Post­ed by Nat Bern­stein

Back when we first start­ed the Eight Nights of Sto­ries series here on The ProsenPeo­ple, I men­tioned a child­hood friend’s fam­i­ly tra­di­tion of gath­er­ing to hear sto­ries read aloud by the light of the shamash after light­ing the oth­er can­dles each night of Chanukah. (You should read it, real­ly, it is a love­ly post. There’s a Har­ry Pot­ter ref­er­ence in there for the true fans and everything.)

That same child­hood friend is about to be a pub­lished author. His debut nov­el, Anna and the Swal­low Man, comes out Jan­u­ary 2016 from A. A. Knopf, and friends, it is a very, very good book. I’m not the only one who thinks so, either: Jew­ish Book Council’s entire staff has been cov­et­ing our shared advance copies since they arrived from the edi­tor, and lauda­to­ry reviews are begin­ning to roll in across the pub­lish­ing playground.

What I have per­son­al­ly enjoyed most in read­ing Anna and the Swal­low Man, from the first man­u­script to the first edi­tion, is how much of the author’s boy­hood imag­i­na­tion is present in this sto­ry. Enter­ing the novel’s realthe­re­al” uni­verse , in each moment of scin­til­lat­ed mag­ic I rec­og­nize the make-believe games the author con­jured under the crabap­ple trees and twist­ed mul­ber­ry boughs of our youth, fan­tasies culled from the works of Tolkien, Lewis, Bar­rie, Gaiman, Jacques, Dahl, and Rowl­ing — and plen­ty of non-fan­ta­sy writ­ers besides.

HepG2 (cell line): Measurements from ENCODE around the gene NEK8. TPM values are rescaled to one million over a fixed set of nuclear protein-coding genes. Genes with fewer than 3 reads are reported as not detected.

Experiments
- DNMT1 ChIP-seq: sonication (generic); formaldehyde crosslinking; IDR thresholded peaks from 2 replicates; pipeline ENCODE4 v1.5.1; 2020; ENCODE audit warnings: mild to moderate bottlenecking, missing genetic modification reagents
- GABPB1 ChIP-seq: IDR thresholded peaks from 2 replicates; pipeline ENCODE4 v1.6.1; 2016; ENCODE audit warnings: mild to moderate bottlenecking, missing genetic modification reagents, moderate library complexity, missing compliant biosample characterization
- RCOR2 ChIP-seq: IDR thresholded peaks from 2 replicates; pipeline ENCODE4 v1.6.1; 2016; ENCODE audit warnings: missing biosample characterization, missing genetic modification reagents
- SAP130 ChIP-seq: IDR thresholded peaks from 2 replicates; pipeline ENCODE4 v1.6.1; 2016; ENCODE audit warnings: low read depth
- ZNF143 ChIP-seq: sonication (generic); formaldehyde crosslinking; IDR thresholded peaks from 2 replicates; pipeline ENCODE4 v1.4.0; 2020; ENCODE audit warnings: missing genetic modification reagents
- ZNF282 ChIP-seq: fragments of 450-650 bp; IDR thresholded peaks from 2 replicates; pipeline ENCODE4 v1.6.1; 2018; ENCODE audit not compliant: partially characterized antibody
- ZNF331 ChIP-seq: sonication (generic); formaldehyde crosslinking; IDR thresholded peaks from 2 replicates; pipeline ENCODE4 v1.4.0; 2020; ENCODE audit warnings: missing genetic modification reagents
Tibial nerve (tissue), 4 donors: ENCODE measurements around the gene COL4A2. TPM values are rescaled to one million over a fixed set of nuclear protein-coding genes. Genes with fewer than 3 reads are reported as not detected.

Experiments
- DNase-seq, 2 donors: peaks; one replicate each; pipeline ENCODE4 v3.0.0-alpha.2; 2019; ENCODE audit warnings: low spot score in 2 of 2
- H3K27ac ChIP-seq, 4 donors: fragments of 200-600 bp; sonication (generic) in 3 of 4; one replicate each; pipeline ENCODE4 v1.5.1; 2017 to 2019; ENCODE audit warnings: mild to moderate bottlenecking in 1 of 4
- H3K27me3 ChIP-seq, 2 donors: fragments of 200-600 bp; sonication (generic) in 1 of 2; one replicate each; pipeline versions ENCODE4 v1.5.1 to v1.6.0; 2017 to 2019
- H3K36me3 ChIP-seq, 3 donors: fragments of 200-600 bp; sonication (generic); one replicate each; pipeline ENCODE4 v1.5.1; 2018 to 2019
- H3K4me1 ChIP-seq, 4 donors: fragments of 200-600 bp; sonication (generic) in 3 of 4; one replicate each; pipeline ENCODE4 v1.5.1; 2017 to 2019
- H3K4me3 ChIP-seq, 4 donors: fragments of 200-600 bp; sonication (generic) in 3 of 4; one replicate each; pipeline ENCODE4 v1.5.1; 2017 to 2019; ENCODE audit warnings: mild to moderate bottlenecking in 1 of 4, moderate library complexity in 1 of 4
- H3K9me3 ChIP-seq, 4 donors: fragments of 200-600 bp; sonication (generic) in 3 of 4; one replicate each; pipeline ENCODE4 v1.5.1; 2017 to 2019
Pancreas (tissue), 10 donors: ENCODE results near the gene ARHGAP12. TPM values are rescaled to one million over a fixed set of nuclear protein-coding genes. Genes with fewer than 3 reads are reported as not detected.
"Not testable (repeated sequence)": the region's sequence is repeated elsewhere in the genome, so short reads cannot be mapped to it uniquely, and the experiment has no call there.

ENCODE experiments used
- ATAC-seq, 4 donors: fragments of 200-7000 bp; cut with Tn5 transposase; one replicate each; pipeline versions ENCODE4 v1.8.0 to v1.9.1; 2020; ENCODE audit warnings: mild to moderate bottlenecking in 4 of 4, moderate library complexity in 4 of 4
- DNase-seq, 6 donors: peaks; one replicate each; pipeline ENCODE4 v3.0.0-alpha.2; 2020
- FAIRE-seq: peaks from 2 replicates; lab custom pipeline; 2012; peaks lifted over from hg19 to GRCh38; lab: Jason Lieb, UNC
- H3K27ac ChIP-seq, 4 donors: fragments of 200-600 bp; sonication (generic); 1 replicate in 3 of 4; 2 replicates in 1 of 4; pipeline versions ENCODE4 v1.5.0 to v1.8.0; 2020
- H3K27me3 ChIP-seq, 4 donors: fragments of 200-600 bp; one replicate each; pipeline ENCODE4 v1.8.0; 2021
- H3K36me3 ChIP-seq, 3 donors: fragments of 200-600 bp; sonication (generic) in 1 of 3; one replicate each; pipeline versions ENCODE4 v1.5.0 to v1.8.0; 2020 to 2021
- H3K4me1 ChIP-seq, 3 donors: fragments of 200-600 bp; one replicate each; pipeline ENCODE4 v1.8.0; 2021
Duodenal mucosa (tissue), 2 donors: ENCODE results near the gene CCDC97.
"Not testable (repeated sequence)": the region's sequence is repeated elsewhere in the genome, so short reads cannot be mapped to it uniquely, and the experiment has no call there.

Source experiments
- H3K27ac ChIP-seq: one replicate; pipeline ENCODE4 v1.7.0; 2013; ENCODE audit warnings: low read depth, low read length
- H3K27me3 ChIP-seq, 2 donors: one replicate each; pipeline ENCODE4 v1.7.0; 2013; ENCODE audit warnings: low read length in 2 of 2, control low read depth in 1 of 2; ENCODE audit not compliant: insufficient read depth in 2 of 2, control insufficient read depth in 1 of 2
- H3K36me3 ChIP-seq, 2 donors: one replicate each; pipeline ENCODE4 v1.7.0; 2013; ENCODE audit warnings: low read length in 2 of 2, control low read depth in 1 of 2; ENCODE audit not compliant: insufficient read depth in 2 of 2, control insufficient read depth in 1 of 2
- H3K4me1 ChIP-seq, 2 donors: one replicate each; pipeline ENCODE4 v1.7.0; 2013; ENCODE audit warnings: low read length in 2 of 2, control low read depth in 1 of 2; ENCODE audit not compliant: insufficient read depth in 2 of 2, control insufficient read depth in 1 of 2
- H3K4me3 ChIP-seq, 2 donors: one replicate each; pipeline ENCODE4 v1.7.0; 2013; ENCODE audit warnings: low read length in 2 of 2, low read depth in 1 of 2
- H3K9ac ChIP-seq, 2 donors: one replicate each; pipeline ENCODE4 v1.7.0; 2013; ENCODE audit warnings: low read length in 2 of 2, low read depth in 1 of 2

Beyond my own nos­tal­gia, what I love most about those moments of recog­ni­tion is how they emblema­tize the influ­ence of expo­sure to great lit­er­a­ture from an ear­ly age, not only through read­ing but from hear­ing books read aloud. Michal Hoschan­der Malen, Jew­ish Book Council’s children’s edi­tor and (new­ly retired) school librar­i­an, has writ­ten edi­to­r­i­al after edi­to­r­i­al on the impor­tance of read­ing to and with chil­dren even through ado­les­cence: her proof is in the count­less stu­dents trans­formed into read­ers from the moment she put her voice to Charlotte’s Web in a class­room vis­it; mine is in the emerg­ing lit­er­ary career of an old friend — and many more, I hope, like him to come.

Anna and the Swal­low Man sad­ly does not come out until sev­er­al weeks hence, but I would encour­age you to entice read­ers 12 and up — adults very much includ­ed — with a pre­order of this spell­bind­ing nov­el as a Chanukah gift.

In fact, there’s a full sea­son ahead of great titles to await, so here’s a quick list of books to look for­ward to read­ing over the Fes­ti­val of Lights:


Relat­ed Content:

Nat Bern­stein is the for­mer Man­ag­er of Dig­i­tal Con­tent & Media, JBC Net­work Coor­di­na­tor, and Con­tribut­ing Edi­tor at the Jew­ish Book Coun­cil and a grad­u­ate of Hamp­shire College.